Some stocks are fun for a fling. Others, you'll want to keep close for a lifetime. How can you tell the difference? Take a cue from online dating.
From Green Mountain pouring full pots of coffee, to Apple paying the price for the iPhone 5c's poor sales, here's a rundown of the week's best and worst in business.
Facebook's latest numbers show the social media giant growing at a rapid clip -- so fast, in fact, that it buries the idea that younger users are beginning to spurn the site.
From Apple's earnings to the prophetic end of the trading month, here are some of the things that will help shape the week that lies ahead on Wall Street.
Nasdaq will compensate firms for qualifying claims related to Facebook's botched May 2012 initial public offering, the group says.
Stocks extend their year-end rally, led by big gains from Facebook and Apple.
Facebook plans to offer 70 million shares of its Class A stock in a sale that includes more than 41 million shares from chairman and CEO Mark Zuckerberg.
Despite a dearth of big news, the Dow and S&P rallied to new records, and Macy's reported a 22% jump in earnings, giving markets high hopes for the holiday shopping...
Mobile messaging startup Snapchat rejected a buyout offer from Facebook that would have valued the company at $3 billion or more, according to a Wall Street Journal report.
Halloween candy facts-and-figures, and possible trouble for Facebook with teenage users. Those and more top money stories you need to know Thursday.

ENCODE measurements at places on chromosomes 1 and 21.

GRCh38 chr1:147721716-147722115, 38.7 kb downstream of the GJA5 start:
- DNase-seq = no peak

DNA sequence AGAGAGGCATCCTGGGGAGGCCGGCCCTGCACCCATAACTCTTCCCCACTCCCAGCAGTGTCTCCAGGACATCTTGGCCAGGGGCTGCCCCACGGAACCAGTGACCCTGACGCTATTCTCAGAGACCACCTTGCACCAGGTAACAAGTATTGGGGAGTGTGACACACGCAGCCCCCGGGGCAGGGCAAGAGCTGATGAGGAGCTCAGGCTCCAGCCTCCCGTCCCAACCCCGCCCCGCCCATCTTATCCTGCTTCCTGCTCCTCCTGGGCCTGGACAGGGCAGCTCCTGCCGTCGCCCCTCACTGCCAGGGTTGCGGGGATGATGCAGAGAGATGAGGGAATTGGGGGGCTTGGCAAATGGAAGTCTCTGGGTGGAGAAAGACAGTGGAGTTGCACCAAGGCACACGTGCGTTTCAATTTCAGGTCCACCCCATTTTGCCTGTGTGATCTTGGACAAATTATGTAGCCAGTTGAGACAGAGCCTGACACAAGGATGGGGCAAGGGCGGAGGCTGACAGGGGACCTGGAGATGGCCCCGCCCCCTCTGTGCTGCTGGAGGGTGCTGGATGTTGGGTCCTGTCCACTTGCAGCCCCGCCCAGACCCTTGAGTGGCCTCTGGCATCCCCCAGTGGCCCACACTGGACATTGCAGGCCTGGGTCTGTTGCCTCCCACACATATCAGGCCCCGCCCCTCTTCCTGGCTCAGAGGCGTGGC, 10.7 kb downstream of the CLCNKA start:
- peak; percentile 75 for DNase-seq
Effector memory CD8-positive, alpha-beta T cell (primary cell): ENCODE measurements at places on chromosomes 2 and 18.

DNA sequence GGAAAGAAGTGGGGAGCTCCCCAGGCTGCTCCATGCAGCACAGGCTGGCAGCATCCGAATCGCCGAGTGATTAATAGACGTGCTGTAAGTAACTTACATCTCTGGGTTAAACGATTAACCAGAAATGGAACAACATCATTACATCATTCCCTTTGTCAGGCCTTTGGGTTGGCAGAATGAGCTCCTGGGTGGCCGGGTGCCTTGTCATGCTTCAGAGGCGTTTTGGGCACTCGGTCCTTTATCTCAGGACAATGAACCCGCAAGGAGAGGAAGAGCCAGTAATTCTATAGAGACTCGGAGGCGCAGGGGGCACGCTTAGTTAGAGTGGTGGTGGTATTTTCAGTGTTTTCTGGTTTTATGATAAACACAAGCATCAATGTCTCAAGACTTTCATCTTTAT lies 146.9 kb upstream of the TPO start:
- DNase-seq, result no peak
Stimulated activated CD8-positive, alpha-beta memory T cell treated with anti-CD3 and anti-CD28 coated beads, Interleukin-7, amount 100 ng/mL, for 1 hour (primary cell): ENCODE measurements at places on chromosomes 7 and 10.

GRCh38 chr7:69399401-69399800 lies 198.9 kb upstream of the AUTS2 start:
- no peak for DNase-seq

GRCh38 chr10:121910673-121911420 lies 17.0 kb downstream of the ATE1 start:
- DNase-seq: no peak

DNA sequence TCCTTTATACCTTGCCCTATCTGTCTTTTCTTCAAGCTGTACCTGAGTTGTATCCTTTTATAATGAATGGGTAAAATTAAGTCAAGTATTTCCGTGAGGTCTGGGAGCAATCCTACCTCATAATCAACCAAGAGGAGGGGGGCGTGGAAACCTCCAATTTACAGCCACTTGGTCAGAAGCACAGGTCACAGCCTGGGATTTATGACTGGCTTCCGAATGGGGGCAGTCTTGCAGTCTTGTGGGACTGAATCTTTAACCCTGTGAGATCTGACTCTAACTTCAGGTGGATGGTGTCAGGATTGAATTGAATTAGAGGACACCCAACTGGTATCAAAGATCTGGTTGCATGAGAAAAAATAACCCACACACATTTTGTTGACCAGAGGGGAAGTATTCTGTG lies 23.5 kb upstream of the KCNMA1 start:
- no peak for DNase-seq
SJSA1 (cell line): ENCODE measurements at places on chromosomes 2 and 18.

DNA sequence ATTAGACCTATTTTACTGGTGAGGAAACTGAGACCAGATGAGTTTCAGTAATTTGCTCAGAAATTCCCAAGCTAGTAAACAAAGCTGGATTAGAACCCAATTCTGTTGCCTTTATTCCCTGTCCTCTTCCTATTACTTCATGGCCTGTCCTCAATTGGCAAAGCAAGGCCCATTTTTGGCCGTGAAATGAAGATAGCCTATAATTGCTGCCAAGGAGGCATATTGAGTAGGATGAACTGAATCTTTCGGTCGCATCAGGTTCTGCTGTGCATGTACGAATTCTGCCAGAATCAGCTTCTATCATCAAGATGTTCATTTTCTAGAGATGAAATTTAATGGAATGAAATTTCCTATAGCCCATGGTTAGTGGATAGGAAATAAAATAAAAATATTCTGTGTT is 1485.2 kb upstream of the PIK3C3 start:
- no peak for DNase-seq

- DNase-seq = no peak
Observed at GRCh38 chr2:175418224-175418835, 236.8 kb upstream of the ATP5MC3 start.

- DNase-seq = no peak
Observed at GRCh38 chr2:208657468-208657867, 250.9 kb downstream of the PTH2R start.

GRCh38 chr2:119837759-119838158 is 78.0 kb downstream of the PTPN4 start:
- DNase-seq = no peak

Facebook swings to a stronger-than-expected profit in the third quarter as the social-networking giant parlayed soaring mobile ad sales to a 60% surge in total revenue.
Twitter is sued for $124 million by two companies that said the social media darling defrauded it into pushing forward with a doomed private sale of its shares.
Institutional investors who met with Twitter this week express optimism about its IPO and see little sign of last year's Facebook IPO debacle.
A Wall Street regulator caps the amount makers can recover after suffering losses from Nasdaq's botched handling of Facebook's IPO at $41.6 million.
Twitter's attrition rate highlights a challenge that has dogged the online messaging site over the years: It has yet to go truly mainstream in the way Facebook has.
Take a break from pondering debt ceilings, Janet Yellen's impact at the Fed, or other serious money issues: Here's a recap of the more unusual financial stories in the news.
Turns out it's not just Anthony Weiner who's been exposing too much over the Internet. Seven percent of people have shared their Social Security numbers on social media.
From a Twitter's widely anticipated IPO reveal to a reputation-burning engine fire for Tesla, here's a rundown of the week's best and worst moves in the business world.
Twitter and Hilton prepare to go public, and Facebook shares get a boost from a JPMorgan analyst.
Facebook CEO Mark Zuckerberg once advocated for businesses to stay private for as long as possible, but having gone through the IPO process, he's had a change of heart.
From a widely dissed $7.2 billion buyout to a record month for automakers, here's a rundown of the week's best and worst moves in the business world.
Markets oscillated wildly Friday, but ended virtually unchanged, as job market data removed some uncertainty about Federal Reserve policy but worries grew over Syria.
Facebook (FB) founder Mark Zuckerberg is forming a coalition of tech giants to help expand Internet access to most of the people in the world.
The new head of the FTC warned tech companies to be more careful about how it collects data. But does the U.S. government have moral authority in the privacy debate?